A Weekend For The Books
Two Additional Manhattan Book Shows Draw Collectors
Besides the ABAA Antiquarian Book Fair there were two other shows taking place in New York on Saturday April 9, 2016.
One show across the street from the ABAA Armory show was the The Manhattan Vintage Book & Ephemera Fair & Fine Press Book Fair at the Church of St. Vincent Ferrer (Lexington Avenue and 66th Street) produced by Flamingo Eventz from 10 a.m. – 6 p.m..
The other show further uptown was the New York City Book and Ephemera Fair held at Wallace Hall at St. Ignatius Loyola Church (Park Avenue & 84th Street) produced by Impact Events Group, Inc. and Abebooks.com from 8 a.m. – 4 p.m.
Each show offered quality items at prices within the budget of most book collectors. These shows had bargains, you just had to be sharp, look carefully and be decisive. If you hesitate and walk away, the item you were just looking at can be sold a second later. I’ve seen it happen many times when someone puts down an item, another person is standing right near them and they pick it up and buy it!
You can be sure that a majority of the dealers at the high end ABAA came to both of these shows to peruse the wares of their fellow booksellers.
The Wallace Hall show accommodated 60+ dealers. With an early 8 a.m. opening time, a nice crowd was on hand and the dealers seemed happy with the brisk pace of business.
Jonathan Kearns of Jonathan Kearns Rare Books, London, England was displaying eclectic items besides books. Jonathan was exhibiting at this show for the first time. His stock reflected his careful choosing of unique offerings.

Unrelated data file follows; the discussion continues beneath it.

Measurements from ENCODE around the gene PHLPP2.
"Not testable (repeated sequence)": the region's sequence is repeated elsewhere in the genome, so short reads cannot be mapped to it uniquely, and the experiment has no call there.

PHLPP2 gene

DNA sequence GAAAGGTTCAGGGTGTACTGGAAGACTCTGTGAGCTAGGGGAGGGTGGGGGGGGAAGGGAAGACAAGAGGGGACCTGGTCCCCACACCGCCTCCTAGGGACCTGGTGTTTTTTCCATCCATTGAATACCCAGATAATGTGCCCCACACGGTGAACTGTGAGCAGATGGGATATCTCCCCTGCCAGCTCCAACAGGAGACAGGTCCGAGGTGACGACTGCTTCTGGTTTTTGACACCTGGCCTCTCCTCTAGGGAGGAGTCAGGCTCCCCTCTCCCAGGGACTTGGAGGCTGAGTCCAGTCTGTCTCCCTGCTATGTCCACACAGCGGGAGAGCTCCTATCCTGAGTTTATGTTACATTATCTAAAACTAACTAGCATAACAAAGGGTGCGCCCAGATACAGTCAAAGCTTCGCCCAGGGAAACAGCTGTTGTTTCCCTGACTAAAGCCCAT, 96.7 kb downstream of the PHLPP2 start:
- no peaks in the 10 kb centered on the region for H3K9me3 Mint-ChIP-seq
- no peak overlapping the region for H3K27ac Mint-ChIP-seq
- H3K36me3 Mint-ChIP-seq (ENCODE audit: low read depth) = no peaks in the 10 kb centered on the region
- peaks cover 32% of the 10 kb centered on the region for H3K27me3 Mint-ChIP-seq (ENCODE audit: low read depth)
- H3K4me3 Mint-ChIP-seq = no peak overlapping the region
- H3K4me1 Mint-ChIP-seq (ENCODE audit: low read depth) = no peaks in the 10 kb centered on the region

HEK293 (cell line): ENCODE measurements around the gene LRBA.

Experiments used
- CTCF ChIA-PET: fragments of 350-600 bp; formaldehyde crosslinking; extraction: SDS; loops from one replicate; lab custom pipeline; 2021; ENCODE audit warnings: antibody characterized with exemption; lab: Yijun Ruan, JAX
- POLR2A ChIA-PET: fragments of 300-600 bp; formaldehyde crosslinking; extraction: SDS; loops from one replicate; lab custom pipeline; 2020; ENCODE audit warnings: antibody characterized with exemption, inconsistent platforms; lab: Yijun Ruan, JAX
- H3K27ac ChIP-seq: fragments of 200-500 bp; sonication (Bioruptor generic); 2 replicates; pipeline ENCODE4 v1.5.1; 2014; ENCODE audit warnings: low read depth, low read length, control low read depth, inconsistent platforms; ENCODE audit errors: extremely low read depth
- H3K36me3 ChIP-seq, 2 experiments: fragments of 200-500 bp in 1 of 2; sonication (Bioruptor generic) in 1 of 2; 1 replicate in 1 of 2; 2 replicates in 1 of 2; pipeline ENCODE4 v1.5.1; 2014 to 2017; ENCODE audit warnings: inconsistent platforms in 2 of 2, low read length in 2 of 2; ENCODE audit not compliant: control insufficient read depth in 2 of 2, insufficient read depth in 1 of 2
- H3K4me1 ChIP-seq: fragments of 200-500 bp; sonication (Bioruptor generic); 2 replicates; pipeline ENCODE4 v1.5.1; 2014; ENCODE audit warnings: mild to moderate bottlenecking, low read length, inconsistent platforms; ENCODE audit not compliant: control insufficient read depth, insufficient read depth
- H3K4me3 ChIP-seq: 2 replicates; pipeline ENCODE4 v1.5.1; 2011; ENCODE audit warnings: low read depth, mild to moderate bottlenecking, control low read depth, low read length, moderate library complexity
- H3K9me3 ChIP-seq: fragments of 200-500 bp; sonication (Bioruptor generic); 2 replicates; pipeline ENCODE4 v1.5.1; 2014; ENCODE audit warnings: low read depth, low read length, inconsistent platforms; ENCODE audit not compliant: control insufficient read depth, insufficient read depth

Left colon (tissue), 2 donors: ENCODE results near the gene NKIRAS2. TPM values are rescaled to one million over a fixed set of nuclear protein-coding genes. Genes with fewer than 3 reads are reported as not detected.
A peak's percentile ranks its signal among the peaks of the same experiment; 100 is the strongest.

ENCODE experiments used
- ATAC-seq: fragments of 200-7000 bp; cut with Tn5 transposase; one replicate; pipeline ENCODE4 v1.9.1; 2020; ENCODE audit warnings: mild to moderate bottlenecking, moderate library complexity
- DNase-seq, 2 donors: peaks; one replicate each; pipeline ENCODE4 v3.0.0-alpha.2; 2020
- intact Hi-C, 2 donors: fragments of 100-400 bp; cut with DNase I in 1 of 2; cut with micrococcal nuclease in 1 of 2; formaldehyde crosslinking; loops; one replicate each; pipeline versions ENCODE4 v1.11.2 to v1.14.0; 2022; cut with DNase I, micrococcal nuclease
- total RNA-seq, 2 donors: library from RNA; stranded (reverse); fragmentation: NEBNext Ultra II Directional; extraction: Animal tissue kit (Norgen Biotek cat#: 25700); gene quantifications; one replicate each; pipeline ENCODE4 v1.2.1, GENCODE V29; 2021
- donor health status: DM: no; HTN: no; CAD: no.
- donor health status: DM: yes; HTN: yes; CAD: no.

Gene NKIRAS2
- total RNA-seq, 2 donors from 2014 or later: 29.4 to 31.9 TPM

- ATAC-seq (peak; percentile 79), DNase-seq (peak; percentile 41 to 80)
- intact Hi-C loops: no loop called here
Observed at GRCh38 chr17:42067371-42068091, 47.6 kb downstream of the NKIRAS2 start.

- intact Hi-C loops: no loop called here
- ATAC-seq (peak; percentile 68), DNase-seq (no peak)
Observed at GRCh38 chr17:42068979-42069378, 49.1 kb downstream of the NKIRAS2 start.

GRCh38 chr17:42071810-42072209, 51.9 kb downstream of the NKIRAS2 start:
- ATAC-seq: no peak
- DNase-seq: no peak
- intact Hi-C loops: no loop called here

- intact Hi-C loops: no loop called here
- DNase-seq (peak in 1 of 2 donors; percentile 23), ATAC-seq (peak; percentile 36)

Blue Mountain Books and Manuscripts of Cadyville, NY, in its photography section had a very reasonably priced first edition copy of Weegee’s Naked City for $150. I think Weegee is still one of the more affordable photography authors.
A first edition, second state of The Wonderful Wizard of Oz was offered by Read’Em Again Books of Montclair, VA. for $5,750. I was generously informed that installment terms could be made if I was interested. This is one of the reasons I like book shows so much: the type of people you are dealing with are in a class by themselves.
Immediately upon leaving the Wallace Show, I headed toward St. Vincent Ferrer after its doors had opened.
Things were hopping at this show, as booths were crowded with collectors scanning the shelves for rarities and bargains. With 29 book and ephemera dealers and 43 fine book exhibitors there was a lot to look at. The smell of old books filled the air and there was a steady flow of foot traffic in the booths.
Michael Brophy of Doyle’s Books, Annandale, NJ, doesn’t have an open shop, but brought with him a number of fine books. Michael had a beautiful display of Steinbeck first editions in his display case. In addition there was this first edition signed copy of Norman Mailer’s The Naked and the Dead for $850.
My grandfather worked on the lithographic printing of the dust jacket for this book.
Rodger Friedman Rare Book Studio, Tuxedo, NY, had the proclaimed “world’s heaviest binding” for sale. It was an art deco designed book entitled L’Oiseau noir dans le soleil levant. Eaux-fortes de Foujita by Paul Claudel; Léonard Tsugouharu Foujita. Paris, 1927.
I lifted the cover open and was like lifting a piece of lead!
Something I learned while talking with Peter was that Plymouth Rock used to be much larger than it is now. Before being protected, people chipped away at the rock and kept pieces as souvenirs. Peter says he knows people who have a piece of the rock being used as a doorstop!
Overall it was a good week for the book shows of New York. Hopefully they will continue to flourish in the ensuing years.